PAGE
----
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EPA pushes radon testing
EPA urges radon testing; parts of Fredericksburg area in "high" zone

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Date published: 1/23/2010

By RUSTY DENNEN

Your home can be hazardous to your health--not from something you can see, but from radon, an odorless, colorless gas that can kill over many years of exposure.

Bonnie Smith, spokeswoman for the Environmental Protection Agency, says the organization is renewing its push to make the public aware of the potential danger.

"It's as important this year as it was in past years to test for radon," she said, noting that the EPA has designated January as National Radon Action Month. Last September, EPA joined the World Health Organization's first global call-to-action on cancer risk from radon.

Testing, Smith says, is most effective "when houses are closed up" during winter months and ventilation is limited.

Radon is typically an under-the-radar issue with homeowners, she says.

"The truth is that people just don't think about it" as a potential problem. Some states, such as Pennsylvania and New Jersey, require that homes be tested before they can be sold. That's not the case in Virginia.

Just because a home was tested, say, 20 years ago, doesn't mean it's safe now.

"Houses shift over time, so it's good [to test] every five years or so," Smith said.

RADON HOT SPOT

Radon gas is present in all of Virginia, but one "hot" zone runs through Central Virginia and much of the Fredericksburg area, according to an EPA map of areas of concern.

The state is divided into three zones. Stafford, Spotsylvania, Orange and Louisa counties, for example, are in Zone 1. That means they have the highest potential for the gas in homes, at a predicted level greater than 4 picocuries per liter of air in samples.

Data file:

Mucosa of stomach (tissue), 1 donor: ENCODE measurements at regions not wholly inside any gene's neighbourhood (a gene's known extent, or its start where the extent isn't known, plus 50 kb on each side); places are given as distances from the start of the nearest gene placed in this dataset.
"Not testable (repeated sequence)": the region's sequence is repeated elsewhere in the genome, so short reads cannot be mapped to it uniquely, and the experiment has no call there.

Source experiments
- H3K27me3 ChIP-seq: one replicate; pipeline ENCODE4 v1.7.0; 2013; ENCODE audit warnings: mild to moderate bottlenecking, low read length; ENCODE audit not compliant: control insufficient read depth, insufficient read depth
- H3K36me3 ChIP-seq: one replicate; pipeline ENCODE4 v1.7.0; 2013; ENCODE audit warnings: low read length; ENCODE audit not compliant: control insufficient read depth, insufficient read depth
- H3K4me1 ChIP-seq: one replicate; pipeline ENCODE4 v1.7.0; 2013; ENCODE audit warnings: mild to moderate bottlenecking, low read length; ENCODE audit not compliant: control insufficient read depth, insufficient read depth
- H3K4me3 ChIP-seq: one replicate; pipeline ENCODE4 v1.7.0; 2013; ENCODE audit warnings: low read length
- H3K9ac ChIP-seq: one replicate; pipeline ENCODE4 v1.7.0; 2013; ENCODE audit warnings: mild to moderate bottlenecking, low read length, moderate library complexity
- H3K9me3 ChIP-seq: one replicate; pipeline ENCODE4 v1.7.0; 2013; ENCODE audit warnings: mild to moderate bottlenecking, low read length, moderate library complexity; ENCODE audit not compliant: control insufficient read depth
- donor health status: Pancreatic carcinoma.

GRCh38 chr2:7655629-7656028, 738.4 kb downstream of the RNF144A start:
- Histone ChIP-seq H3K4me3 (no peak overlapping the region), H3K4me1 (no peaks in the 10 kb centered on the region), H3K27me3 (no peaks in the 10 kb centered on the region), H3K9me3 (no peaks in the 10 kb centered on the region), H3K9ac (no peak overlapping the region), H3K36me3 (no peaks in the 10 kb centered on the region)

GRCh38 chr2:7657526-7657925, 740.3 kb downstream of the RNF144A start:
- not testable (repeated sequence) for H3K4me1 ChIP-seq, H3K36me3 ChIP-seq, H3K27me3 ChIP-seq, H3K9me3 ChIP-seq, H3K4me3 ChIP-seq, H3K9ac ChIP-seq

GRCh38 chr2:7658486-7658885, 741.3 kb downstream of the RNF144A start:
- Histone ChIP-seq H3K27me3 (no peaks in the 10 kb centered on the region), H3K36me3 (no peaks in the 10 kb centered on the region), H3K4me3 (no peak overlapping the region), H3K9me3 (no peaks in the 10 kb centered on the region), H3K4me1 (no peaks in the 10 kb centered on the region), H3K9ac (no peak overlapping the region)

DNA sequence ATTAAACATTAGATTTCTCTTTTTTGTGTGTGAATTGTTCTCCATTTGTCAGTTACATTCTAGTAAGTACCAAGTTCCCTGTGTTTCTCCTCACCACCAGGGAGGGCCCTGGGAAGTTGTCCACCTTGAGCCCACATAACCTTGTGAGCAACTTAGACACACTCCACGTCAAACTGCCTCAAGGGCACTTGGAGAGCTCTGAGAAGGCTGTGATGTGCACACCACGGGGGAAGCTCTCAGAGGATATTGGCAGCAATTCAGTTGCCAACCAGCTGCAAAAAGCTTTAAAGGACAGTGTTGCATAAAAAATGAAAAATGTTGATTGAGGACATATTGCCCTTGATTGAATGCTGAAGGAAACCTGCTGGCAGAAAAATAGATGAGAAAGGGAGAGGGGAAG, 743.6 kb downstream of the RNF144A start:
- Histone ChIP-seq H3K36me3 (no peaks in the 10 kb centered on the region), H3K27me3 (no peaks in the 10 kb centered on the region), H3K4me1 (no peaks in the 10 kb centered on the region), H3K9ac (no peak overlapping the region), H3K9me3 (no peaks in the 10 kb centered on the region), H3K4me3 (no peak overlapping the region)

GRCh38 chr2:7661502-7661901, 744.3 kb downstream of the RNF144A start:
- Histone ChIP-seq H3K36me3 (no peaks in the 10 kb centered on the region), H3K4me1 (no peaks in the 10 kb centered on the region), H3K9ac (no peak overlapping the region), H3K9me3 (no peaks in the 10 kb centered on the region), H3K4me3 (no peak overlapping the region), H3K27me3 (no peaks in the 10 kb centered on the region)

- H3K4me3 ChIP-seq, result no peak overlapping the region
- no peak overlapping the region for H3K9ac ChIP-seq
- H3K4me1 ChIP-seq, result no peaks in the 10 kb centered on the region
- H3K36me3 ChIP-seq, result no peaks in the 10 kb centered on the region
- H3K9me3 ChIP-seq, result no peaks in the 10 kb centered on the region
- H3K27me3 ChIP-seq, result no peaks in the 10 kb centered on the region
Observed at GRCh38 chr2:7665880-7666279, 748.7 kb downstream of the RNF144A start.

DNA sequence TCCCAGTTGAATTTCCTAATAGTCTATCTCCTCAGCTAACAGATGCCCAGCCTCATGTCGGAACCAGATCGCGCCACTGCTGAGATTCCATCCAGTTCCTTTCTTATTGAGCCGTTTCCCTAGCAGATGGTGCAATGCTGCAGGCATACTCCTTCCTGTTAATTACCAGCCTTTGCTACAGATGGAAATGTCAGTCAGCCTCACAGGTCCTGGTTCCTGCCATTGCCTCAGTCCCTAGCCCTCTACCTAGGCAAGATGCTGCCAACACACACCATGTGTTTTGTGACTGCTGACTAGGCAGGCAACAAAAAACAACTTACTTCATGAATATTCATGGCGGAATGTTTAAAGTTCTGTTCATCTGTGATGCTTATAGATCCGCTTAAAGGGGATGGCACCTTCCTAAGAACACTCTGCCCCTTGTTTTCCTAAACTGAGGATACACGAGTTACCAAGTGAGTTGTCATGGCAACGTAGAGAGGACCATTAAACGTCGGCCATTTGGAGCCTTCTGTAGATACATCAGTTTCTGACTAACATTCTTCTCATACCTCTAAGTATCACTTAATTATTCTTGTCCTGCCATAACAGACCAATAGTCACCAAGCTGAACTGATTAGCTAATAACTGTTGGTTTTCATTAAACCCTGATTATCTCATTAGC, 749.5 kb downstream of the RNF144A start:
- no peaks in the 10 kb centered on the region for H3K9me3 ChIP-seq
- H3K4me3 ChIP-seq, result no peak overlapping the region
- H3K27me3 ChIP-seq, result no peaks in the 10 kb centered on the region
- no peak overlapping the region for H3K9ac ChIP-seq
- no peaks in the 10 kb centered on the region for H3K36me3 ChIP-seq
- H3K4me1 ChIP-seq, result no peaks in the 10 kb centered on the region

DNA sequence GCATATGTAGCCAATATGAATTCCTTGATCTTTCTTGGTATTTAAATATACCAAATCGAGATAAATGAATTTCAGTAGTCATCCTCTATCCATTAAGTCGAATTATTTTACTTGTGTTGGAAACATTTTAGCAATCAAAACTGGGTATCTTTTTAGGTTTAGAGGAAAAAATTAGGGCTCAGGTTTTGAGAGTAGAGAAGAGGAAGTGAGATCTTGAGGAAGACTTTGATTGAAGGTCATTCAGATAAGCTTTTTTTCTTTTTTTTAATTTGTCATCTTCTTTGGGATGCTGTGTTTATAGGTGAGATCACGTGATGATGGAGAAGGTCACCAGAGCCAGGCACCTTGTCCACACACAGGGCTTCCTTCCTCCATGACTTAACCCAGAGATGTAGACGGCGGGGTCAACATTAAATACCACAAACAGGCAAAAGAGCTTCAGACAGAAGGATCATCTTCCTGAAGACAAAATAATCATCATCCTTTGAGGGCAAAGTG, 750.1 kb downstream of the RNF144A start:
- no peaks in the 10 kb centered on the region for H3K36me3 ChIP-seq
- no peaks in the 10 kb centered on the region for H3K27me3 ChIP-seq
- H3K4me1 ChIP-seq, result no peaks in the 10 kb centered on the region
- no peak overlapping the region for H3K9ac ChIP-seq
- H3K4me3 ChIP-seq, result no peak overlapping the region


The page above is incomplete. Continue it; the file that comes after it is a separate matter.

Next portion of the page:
Zone 2, generally west of Fredericksburg and including Prince William, Fauquier and Culpeper counties, has a predicted moderate level between 2 and 4 picocuries. A picocurie (pronounced PEE-ko curee) is equivalent to the radioactivity present in one- trillionth of a gram of pure radium.

Zone 3, with a low level of less than 2 picocuries, runs to the east of Fredericksburg, including King George, Caroline and Westmoreland counties.

Four and above is the threshold at which the EPA recommends remedial action by a certified radon contractor.


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Radon is a colorless, orderless radioactive gas that comes from the natural breakdown of uranium in soil, rock and water.

The Environmental Protection Agency estimates it is responsible for about 20,000 deaths in the United States each year, second only to cigarette smoking. Smokers who breathe radon over a period of years are especially at risk.

The EPA and the surgeon general recommend testing for the gas in all homes below the third floor. The agency estimates that 80 percent of U.S. homes have not been tested.

A citizen's guide to radon, epa.gov/radon/pubs/citguide .html#overview

--EPA

The only way to know if you are at risk from radon is to test your home for radon or have it tested by a certified professional radon tester.

For do-it-yourselfers, radon kits can be purchased for $10 to $20 at building supply, hardware and general merchandise stores. A basic test takes 10 minutes to set up and when complete is mailed to a lab for analysis. The lab fee is another $20 to $30, depending upon the kit.

If test results are above the EPA recommended action level, you need to have the radon level reduced by a certified radon mitigator. Reducing radon is not technically difficult and costs approximately $800 to $2,500.

To find professional radon testers and certified radon mitigators locally, go online to the National Environmental Health Association, neha.org, or National Radon Safety Board, nrsb.org, sites. Several companies are listed locally in the Star Directory and Yellow Pages.

Be sure to ask to see mitigators' credentials.

--EPA